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IRS Levies Caused Taxpayer Hardship, Says TIGTA

by Mike Godfrey, Tax-News.com, Washington

05 August 2016


Some Internal Revenue Service (IRS) revenue officers, when issuing levies on US taxpayers, took action against Social Security recipients that likely caused or exacerbated economic hardship, according to a report released by the Treasury Inspector General for Tax Administration (TIGTA).

It was pointed out that to satisfy tax debts, the IRS may levy Social Security benefits. Nevertheless, a provision of the Internal Revenue Code requires the IRS to release levies that cause economic hardship, particularly for those older and low-income taxpayers whose benefits are their primary source of income.

In addition, taxpayers have the right to claim an exemption against the levy, which allows them to receive a minimum amount of the Social Security payment and prevent all or part of the levy.

Revenue officers make levy determinations of Social Security benefits on a case-by-case basis and exercise judgment in making the determination to levy. However, while there are special procedures and thresholds for levying individual retirement accounts and 401(k) retirement accounts, there are no special considerations or procedures for revenue officers when levying Social Security benefits.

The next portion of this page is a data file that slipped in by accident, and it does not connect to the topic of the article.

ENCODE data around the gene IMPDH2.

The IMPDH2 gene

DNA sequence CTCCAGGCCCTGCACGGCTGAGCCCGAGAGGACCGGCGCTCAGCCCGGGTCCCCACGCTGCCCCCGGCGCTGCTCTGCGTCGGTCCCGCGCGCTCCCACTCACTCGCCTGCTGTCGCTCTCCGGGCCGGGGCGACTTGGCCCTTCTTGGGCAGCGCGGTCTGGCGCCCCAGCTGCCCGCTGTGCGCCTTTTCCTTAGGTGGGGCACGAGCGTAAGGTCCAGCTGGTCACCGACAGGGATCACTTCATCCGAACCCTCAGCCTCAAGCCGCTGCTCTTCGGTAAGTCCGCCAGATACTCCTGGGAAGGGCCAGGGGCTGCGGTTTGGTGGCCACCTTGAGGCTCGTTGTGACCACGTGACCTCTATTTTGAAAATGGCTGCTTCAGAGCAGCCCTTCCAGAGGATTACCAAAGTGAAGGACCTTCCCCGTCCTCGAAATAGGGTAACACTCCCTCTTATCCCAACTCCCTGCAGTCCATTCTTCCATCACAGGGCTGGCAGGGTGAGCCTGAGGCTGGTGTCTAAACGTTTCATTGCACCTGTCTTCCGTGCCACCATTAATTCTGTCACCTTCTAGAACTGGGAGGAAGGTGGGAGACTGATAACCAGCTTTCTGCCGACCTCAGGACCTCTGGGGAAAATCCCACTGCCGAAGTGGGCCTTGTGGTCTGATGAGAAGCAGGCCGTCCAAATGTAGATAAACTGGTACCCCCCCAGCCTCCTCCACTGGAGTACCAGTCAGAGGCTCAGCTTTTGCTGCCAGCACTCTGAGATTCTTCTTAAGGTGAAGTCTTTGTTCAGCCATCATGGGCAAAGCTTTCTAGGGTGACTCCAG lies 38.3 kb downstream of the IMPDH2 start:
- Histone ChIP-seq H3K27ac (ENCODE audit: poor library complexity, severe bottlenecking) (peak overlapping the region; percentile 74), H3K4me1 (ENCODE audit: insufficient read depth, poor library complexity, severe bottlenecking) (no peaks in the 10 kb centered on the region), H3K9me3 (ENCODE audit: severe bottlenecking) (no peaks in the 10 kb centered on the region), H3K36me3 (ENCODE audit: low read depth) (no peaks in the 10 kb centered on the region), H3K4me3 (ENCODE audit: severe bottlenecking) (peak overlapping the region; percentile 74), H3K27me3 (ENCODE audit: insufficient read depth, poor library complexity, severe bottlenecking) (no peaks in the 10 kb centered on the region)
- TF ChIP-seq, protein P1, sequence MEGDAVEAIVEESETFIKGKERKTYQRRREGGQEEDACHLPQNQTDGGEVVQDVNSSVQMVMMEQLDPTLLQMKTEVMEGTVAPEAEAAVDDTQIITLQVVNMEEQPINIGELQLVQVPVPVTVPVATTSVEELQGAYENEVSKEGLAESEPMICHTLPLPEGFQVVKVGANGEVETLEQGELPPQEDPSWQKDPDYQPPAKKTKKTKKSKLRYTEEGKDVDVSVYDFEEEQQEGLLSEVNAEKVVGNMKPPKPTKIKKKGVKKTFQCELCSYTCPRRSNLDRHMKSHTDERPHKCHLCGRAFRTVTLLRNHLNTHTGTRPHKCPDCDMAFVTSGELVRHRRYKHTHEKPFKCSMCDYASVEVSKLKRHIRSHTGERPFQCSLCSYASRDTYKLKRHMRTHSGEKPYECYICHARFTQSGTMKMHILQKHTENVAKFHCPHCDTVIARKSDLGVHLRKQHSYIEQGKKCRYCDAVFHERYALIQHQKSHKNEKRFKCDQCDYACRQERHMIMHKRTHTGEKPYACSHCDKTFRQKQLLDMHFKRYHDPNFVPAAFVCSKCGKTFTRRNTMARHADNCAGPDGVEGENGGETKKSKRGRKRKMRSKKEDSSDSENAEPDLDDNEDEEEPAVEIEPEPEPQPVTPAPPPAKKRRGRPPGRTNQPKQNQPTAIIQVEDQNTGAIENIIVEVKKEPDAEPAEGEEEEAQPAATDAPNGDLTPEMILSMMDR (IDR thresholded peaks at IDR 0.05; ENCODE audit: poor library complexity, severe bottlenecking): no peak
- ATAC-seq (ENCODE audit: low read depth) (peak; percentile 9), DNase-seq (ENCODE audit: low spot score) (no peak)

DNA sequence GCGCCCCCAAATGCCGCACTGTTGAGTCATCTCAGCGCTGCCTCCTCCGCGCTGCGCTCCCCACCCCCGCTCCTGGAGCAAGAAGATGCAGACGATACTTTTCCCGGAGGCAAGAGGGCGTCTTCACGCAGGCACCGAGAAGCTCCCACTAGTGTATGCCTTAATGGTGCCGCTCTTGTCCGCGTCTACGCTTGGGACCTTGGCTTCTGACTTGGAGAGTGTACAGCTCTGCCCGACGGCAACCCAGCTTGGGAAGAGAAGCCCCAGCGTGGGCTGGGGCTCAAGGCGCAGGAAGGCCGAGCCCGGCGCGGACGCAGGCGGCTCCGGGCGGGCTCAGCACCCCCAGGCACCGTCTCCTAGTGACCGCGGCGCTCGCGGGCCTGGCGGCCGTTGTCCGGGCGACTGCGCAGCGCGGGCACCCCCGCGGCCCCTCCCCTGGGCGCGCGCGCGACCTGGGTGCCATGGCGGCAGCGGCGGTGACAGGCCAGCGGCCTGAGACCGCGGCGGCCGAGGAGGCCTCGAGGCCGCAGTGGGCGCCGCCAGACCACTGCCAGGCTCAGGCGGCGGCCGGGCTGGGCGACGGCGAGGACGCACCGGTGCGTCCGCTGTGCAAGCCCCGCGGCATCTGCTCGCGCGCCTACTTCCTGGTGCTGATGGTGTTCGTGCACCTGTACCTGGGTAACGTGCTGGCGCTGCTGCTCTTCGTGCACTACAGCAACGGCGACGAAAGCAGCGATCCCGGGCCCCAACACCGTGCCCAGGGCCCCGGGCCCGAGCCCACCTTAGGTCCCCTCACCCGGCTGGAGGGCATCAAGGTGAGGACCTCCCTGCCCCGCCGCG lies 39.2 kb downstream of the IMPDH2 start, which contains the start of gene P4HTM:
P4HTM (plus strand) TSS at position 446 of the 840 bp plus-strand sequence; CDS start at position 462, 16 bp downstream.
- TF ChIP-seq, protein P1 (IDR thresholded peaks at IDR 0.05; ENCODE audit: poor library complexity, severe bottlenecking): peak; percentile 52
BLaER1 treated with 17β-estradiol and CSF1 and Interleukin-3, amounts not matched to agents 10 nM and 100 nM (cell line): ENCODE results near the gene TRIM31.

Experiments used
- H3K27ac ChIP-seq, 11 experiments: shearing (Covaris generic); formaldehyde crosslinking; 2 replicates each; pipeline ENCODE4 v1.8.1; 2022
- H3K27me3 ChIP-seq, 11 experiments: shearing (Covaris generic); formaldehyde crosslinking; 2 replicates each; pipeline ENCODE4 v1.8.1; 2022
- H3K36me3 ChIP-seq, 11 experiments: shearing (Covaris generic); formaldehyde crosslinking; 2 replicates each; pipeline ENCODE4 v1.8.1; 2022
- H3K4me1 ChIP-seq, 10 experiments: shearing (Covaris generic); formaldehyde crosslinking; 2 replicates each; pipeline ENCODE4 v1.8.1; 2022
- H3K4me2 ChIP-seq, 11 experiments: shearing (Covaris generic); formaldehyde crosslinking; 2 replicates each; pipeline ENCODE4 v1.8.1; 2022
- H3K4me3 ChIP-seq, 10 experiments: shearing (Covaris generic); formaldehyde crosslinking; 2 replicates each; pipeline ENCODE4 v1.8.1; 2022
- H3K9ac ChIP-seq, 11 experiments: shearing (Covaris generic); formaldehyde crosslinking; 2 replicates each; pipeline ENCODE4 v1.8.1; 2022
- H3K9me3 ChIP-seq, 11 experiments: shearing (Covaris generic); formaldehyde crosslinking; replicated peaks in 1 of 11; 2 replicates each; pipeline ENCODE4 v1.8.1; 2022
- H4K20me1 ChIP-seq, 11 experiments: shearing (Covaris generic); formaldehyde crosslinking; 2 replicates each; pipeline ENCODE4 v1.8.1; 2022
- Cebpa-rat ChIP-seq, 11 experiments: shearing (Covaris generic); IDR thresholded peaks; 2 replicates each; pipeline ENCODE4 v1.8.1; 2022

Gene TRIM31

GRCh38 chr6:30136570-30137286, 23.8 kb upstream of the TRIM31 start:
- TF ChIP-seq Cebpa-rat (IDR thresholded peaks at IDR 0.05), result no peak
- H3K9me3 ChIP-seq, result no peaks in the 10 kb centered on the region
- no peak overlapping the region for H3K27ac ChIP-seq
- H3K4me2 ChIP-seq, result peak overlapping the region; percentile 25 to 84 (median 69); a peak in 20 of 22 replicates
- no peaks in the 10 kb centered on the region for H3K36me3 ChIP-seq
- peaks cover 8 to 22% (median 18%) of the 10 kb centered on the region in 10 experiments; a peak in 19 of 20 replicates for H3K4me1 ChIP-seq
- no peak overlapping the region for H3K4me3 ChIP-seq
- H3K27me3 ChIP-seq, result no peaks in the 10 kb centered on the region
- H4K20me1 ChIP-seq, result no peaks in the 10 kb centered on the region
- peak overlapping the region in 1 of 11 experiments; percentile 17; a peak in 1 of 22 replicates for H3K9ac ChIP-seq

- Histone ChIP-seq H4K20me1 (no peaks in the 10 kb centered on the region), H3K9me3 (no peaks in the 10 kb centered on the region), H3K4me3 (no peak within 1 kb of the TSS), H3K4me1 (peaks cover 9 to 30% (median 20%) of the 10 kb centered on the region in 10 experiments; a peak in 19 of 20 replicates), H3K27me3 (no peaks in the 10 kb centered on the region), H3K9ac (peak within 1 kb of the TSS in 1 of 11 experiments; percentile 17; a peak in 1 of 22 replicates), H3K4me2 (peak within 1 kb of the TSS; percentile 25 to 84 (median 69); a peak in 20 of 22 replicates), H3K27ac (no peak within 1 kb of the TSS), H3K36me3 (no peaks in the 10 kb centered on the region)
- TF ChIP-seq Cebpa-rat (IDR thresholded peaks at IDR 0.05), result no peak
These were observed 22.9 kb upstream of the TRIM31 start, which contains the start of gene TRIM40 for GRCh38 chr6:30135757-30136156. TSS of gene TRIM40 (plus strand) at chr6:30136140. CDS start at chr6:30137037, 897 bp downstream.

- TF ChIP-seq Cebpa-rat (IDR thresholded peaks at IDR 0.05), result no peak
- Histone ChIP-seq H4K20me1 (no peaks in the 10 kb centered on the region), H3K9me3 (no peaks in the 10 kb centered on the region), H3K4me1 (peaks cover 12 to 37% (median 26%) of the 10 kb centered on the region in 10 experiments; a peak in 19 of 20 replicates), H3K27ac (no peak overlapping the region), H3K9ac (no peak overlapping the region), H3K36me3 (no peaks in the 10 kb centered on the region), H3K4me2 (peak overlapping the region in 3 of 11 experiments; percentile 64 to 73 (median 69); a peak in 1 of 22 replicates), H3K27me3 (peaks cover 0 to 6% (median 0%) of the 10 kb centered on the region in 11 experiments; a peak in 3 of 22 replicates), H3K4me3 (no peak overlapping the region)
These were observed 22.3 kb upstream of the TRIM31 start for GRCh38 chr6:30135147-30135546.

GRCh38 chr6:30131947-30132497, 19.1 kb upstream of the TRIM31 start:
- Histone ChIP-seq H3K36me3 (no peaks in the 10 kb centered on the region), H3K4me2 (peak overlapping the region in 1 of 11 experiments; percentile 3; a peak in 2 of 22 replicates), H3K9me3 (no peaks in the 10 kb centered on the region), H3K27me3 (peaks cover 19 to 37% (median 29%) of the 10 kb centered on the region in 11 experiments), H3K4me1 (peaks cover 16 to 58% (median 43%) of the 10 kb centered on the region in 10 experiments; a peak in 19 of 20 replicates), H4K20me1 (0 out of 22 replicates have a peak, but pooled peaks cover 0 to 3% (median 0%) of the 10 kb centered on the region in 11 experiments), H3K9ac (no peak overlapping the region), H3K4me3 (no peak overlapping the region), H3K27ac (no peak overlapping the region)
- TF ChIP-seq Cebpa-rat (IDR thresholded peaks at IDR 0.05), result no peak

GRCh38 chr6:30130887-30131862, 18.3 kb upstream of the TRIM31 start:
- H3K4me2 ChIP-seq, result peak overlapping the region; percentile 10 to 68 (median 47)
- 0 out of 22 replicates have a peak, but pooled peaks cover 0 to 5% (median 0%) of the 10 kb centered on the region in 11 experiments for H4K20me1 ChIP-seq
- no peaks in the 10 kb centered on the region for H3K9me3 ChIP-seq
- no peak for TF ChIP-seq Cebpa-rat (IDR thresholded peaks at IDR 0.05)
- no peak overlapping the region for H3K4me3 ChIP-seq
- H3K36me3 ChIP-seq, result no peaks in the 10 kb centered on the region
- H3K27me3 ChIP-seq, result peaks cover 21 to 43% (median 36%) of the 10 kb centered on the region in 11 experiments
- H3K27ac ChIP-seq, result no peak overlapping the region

In these cases, revenue officers follow manual procedures for levying assets in general. In most cases, revenue officers are compliant with these general IRS procedures when levying Social Security benefits, but, for 15 percent of its sample, TIGTA found that revenue officers took levy action on Social Security recipients that likely caused or exacerbated economic hardship.

These levies may be due in part to collection policies that appear to give equal weight to non-legal considerations (such as whether taxpayers are "cooperative" within the subjective determination of revenue officers), TIGTA said. Additionally, in 28 percent of the sampled cases, revenue officers used the wrong form to levy Social Security benefits, and, as a result, the IRS did not consider exemption amounts before establishing the levy.

Russell George, the TIGTA, said: "We believe the IRS needs to adjust its policies and procedures to allow revenue officers, with appropriate discretion, not to levy if facts and circumstances clearly show that taxpayers are in or on the threshold of an economic hardship."

TAGS: compliance | tax | tax compliance | law | Internal Revenue Service (IRS) | enforcement | tax authority | social security | United States | individual income tax | Tax

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